International Recipes and Cooking Around the World

Longevity Noodles

Chinese wheat noodles
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(Chinese egg noodles in broth)

Image Creative Commons by missmeng

Average: 4 (3 votes)

Longevity, or long-life, noodles are a popular Chinese dish for birthdays and Chinese New Year. As their name indicates, they symbolize living to a ripe old age. There are innumerable variations on the basic noodle dish; this one serves a simple broth over the yi mein egg noodles.

NOTE: It is very important not to cut or break the noodles while cooking or serving them. To do so would be very bad luck indeed!

4 servings


  • Chinese egg noodles -- 1 pound fresh, or 8 ounces dried
  • Chicken broth (low sodium) -- 5 cups
  • Light soy sauce -- 1/4 cup
  • Sugar -- 1 tablespoon
  • Salt and white pepper -- to taste
  • Water -- 2 tablespoons
  • Cornstarch -- 1 tablespoon
  • Ham, chopped -- 1/2 cup
  • Scallions, sliced thinly on the diagonal -- 4
  • Sesame oil (optional) -- 2 teaspoons


  1. Bring a large pot or wok of salted water to a boil over medium-high heat. Add the egg noodles and cook, until just done. Stir the noodles very carefully while they are cooking, preferably with chopsticks to avoid breaking any of the noodles. Drain the noodles carefully, rinse and portion them out into serving bowls.
  2. Add the broth, soy sauce and sugar to the pot or wok and bring to a simmer over medium heat. Adjust seasoning to taste with salt and white pepper.
  3. In a small bowl, make a slurry with the 2 tablespoons of water and the cornstarch. Whisk the slurry into the simmering broth to thicken it very lightly.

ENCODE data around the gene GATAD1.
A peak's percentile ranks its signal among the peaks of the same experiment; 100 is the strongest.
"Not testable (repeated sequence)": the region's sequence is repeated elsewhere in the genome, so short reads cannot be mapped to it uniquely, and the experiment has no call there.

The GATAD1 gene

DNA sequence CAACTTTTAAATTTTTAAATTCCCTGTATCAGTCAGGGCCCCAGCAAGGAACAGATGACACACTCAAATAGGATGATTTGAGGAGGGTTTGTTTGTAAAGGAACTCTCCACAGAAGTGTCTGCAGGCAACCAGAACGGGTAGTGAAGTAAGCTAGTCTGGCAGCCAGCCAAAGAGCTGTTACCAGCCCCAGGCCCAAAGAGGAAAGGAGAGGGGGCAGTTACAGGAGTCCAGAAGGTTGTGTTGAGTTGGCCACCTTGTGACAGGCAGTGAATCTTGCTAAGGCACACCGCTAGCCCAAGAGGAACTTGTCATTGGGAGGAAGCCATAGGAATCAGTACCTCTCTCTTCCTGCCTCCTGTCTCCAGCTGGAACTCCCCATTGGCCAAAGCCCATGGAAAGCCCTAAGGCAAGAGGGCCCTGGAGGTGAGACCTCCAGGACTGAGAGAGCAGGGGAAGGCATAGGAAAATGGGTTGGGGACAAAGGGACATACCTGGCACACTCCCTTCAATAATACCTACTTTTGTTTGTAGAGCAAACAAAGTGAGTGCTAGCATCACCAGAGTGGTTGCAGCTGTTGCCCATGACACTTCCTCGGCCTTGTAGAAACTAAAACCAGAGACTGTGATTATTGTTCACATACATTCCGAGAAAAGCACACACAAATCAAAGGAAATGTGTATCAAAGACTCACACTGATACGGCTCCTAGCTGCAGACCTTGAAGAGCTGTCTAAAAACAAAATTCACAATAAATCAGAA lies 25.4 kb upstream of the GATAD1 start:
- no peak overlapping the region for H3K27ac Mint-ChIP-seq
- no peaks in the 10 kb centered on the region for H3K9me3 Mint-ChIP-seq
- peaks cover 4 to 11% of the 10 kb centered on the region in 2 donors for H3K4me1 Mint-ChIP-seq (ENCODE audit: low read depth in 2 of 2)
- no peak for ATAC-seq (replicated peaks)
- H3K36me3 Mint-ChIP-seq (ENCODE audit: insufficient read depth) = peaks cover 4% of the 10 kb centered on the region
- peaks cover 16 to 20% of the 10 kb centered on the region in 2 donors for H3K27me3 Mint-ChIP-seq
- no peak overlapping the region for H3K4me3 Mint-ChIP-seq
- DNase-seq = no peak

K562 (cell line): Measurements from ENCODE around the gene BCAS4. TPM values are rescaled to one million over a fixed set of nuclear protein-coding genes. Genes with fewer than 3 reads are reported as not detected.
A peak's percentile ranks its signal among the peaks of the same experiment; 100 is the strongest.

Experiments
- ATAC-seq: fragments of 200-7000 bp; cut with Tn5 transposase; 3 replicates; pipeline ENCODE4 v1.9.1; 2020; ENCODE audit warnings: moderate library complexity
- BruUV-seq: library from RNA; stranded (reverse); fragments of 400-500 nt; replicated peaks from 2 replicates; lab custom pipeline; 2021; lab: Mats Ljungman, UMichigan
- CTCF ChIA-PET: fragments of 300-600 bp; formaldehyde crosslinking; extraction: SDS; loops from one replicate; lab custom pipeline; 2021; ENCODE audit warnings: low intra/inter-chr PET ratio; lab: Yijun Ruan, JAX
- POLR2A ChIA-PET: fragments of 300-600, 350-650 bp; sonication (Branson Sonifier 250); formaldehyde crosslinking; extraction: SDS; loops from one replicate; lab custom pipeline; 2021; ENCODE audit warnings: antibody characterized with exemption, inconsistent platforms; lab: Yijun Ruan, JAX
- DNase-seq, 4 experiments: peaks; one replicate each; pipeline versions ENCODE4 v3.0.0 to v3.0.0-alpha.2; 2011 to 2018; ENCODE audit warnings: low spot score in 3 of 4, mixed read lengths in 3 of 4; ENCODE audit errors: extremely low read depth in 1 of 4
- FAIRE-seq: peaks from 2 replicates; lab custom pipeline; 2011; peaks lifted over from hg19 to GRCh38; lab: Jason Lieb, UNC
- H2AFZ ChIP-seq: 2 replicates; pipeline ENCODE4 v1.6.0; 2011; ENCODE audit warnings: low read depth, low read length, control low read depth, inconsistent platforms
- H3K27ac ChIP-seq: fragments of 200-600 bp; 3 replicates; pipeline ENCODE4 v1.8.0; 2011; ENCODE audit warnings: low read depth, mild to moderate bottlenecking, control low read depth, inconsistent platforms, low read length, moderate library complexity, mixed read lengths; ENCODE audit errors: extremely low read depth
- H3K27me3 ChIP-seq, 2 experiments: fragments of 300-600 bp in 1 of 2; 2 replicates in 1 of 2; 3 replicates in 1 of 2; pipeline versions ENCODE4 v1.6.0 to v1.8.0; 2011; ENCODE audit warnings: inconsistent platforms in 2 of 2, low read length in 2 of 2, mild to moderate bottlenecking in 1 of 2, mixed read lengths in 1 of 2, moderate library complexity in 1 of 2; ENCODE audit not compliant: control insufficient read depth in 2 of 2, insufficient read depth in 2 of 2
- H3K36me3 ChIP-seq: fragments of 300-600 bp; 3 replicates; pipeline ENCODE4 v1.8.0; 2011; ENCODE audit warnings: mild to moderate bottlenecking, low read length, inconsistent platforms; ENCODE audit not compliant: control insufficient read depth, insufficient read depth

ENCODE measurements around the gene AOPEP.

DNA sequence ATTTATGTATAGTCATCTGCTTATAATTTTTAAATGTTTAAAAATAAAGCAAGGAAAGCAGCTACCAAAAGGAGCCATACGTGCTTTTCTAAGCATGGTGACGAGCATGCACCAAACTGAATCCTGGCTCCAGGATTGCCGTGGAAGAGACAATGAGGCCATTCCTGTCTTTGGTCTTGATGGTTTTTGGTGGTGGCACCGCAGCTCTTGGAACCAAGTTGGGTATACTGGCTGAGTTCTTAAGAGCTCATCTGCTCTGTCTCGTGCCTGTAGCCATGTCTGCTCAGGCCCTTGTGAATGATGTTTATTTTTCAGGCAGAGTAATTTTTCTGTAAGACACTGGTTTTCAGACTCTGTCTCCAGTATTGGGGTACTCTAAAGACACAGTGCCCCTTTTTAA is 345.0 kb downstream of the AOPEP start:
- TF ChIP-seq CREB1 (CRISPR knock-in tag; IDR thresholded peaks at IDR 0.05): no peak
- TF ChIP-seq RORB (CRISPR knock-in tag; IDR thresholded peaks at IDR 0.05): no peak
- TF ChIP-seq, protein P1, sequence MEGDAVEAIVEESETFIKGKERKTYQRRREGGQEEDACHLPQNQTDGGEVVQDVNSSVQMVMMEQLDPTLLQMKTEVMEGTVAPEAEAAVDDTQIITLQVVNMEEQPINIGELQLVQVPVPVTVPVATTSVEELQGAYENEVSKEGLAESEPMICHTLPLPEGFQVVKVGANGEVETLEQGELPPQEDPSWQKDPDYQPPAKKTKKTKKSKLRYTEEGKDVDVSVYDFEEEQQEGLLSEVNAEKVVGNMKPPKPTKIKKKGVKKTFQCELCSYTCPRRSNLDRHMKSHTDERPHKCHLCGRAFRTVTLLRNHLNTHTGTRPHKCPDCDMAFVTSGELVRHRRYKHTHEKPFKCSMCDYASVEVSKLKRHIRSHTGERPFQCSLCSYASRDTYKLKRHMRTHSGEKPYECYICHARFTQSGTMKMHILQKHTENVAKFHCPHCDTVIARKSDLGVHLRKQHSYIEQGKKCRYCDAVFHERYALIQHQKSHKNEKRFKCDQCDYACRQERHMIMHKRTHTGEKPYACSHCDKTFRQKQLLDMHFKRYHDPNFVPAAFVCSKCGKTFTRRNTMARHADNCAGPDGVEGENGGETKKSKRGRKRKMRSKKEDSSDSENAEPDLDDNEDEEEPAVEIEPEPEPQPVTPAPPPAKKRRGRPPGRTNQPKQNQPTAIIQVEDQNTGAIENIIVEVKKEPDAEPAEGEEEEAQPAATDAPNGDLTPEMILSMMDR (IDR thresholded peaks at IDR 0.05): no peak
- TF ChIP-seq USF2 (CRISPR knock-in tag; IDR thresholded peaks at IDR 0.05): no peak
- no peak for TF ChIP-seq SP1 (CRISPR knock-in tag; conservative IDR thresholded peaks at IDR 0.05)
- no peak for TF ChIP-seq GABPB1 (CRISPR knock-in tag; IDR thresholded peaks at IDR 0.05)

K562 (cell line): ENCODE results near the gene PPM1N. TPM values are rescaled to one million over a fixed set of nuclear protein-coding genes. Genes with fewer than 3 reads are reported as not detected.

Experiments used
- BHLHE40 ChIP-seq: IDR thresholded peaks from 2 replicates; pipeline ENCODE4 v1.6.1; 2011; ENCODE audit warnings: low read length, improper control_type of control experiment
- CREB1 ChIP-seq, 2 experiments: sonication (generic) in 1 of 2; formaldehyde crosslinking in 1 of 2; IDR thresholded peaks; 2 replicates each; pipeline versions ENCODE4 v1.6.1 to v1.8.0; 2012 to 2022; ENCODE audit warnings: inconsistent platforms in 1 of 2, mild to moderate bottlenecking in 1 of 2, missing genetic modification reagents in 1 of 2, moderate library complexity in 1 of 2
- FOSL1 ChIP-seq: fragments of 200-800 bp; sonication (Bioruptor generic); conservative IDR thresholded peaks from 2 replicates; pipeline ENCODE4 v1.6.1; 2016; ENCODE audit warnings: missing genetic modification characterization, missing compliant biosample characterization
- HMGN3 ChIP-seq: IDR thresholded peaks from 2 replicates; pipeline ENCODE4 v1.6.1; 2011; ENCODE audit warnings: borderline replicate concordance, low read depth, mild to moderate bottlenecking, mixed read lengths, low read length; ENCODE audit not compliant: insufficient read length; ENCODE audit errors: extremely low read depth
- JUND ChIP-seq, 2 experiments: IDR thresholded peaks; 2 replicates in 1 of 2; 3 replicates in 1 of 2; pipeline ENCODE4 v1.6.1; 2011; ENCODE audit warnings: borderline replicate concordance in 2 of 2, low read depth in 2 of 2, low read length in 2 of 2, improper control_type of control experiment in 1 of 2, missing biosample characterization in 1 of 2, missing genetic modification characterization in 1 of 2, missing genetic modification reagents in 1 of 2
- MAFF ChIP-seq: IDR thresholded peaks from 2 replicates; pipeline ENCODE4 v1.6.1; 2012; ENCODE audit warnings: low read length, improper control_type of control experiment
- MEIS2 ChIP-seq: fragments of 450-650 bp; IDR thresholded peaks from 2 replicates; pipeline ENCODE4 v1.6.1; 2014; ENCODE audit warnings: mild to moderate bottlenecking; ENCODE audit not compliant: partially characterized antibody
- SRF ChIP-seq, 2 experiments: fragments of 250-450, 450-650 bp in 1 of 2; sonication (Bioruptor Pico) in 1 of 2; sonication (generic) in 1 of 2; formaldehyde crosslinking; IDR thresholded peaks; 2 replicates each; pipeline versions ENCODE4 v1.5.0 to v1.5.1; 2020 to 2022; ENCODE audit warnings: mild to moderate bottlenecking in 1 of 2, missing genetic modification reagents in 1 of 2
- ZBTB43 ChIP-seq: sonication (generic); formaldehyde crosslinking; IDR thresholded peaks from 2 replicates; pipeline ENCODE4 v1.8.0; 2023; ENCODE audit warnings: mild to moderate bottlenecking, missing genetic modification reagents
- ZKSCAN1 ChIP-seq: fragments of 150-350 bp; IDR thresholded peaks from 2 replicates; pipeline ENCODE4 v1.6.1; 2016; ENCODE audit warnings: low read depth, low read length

4. Pour some of the broth into each bowl over the cooked noodles. Garnish each portion with ham, scallions and a few drops of sesame oil.

Longevity Noodles Variations

  • Vegetables: Add vegetables to the simmering broth: shiitakes, sprouts, snow peas, spinach.
  • Garnishes: Top each portion with a sliced hard-boiled egg, deep-fried tofu, poached and sliced chicken, char siu pork.
  • Stir a beaten egg into the simmering broth to form wispy ribbons.


Island sauce!!!!

This recipe calls for "fish". What type?. Sole, cod, flounder etc. will break up very easily once it has been cooked.
You could not saute' this fish. suggestions in consideration of a menu for my guests who are Puerto Rican. I am a Chef and I host Sweet 16 parties and Weddings. I want to be authentic.
Thankyou for any help you may give me.

Actually all the fish you mention are perfectly fine for sauteing. (Think sole meunière.) Sole and flounder are delicate, but that just means you use a delicate hand.

If you are cooking for large crowds though, a sturdier fish is a good idea. Cod is actually such a fish, either true cod or rock cod. Any type of firm, white-fleshed fish would do really. A common fish for catering chefs to use in a recipe like this is red snapper. Snapper is a common fish in the Caribbean, so it also fits the authenticity requirement.

The fish I have been told is used is snapper.

Marcel you could use any kind of fish that you could imagine. Lobsters, Blue Marlin, Shark you mane it and you could use it on. Most of the time we use it on Pargo or Mero Cabrilla(Spotted grouper snapper)

Is am island top sauce ,you could top any kind of fry fish with it is delicious